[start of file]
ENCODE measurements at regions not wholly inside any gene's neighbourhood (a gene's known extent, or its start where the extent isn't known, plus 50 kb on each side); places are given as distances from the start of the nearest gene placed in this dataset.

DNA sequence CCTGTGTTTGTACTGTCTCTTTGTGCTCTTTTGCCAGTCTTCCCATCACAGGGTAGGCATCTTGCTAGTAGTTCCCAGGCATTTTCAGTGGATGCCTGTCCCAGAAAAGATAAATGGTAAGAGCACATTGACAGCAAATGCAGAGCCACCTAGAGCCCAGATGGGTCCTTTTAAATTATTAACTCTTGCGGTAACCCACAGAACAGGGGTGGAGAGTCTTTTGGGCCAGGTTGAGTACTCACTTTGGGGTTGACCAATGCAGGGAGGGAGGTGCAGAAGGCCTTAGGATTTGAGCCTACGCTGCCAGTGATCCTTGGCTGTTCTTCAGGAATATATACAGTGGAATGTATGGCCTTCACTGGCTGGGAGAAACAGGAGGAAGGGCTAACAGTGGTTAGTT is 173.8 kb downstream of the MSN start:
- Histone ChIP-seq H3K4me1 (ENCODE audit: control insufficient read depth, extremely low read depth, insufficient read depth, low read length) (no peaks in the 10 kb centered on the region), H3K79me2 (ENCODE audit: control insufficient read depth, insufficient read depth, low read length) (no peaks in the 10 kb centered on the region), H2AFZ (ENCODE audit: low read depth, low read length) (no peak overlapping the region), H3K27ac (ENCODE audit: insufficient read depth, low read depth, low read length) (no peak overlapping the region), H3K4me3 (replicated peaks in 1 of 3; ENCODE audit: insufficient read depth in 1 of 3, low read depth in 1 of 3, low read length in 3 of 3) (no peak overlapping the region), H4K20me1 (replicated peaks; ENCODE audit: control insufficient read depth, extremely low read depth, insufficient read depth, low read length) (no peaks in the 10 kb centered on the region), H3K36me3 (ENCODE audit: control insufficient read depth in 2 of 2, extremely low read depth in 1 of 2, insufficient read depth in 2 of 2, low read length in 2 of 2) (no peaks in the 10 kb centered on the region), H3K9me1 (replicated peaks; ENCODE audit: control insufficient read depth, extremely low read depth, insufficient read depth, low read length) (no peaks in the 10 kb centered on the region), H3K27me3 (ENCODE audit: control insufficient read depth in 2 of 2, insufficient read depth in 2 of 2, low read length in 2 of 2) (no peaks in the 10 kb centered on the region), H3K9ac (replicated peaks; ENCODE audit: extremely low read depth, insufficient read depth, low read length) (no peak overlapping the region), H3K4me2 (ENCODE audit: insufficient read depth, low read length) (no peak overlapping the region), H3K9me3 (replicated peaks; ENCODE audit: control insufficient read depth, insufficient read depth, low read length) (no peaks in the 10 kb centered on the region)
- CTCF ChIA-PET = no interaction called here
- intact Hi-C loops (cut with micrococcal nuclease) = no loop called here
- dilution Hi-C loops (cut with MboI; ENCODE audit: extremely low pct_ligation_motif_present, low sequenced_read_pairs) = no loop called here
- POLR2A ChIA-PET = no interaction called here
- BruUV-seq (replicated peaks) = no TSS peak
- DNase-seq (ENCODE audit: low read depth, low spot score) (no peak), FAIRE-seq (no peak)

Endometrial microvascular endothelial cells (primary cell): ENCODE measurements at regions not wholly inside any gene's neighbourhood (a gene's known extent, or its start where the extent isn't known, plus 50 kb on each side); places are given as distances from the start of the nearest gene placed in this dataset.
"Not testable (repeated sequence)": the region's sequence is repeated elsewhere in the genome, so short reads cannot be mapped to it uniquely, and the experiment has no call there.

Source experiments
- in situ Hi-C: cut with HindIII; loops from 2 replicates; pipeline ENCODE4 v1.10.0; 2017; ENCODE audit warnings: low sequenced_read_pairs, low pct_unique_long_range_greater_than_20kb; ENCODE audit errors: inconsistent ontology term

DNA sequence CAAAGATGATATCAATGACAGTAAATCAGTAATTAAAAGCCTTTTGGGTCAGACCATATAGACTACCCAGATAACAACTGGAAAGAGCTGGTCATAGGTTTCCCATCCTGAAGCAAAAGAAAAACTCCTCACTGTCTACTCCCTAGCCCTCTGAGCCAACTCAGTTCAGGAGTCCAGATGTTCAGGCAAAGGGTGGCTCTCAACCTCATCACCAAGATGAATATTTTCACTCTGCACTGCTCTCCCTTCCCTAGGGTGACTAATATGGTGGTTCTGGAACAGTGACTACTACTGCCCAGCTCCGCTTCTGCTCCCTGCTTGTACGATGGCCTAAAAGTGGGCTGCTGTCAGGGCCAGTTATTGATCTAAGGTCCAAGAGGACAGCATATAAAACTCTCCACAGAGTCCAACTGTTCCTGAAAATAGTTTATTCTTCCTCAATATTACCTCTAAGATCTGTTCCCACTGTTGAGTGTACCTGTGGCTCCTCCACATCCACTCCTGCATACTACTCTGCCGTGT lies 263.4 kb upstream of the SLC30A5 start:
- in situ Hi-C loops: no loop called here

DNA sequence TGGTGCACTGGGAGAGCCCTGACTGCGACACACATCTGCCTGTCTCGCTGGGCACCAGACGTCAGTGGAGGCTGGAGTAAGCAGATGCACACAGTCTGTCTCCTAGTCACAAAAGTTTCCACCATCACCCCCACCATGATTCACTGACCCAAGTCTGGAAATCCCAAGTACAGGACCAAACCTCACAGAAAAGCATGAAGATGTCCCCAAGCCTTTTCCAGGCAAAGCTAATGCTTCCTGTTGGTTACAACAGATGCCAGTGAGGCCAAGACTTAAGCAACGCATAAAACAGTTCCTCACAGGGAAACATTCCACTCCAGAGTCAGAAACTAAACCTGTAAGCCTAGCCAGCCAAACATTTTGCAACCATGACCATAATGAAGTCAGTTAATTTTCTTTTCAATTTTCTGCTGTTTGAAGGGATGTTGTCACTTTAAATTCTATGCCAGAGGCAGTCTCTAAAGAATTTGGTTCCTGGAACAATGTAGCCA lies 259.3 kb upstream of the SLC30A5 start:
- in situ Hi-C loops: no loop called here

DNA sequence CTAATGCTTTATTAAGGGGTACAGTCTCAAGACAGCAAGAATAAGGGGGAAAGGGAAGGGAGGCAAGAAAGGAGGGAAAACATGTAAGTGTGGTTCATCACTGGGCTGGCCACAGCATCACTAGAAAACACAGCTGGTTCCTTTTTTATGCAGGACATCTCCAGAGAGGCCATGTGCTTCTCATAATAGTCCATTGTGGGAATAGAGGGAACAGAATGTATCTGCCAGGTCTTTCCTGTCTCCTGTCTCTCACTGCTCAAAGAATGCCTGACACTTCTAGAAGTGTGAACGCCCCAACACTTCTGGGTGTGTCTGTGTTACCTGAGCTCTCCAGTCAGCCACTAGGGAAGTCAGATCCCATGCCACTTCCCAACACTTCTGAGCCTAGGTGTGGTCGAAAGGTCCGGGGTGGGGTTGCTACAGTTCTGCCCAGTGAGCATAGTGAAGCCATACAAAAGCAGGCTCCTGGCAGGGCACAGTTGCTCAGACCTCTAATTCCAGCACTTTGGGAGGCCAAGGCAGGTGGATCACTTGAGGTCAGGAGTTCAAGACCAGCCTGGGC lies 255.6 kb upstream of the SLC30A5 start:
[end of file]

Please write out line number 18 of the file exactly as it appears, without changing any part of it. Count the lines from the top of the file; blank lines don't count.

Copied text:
DNA sequence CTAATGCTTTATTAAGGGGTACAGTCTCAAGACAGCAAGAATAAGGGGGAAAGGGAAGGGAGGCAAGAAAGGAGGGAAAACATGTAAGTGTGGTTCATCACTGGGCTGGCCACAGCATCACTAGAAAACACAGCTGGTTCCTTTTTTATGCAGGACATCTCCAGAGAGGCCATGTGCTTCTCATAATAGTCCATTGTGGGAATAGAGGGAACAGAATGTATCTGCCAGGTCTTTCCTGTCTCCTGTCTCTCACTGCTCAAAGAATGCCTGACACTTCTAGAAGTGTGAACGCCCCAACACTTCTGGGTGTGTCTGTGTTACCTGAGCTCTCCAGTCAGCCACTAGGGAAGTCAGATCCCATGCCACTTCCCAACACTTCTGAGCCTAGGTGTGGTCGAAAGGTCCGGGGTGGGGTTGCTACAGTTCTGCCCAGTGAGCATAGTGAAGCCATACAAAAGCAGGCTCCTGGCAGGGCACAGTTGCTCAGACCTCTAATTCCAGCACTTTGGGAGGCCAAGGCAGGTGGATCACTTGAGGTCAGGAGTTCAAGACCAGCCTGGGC lies 255.6 kb upstream of the SLC30A5 start: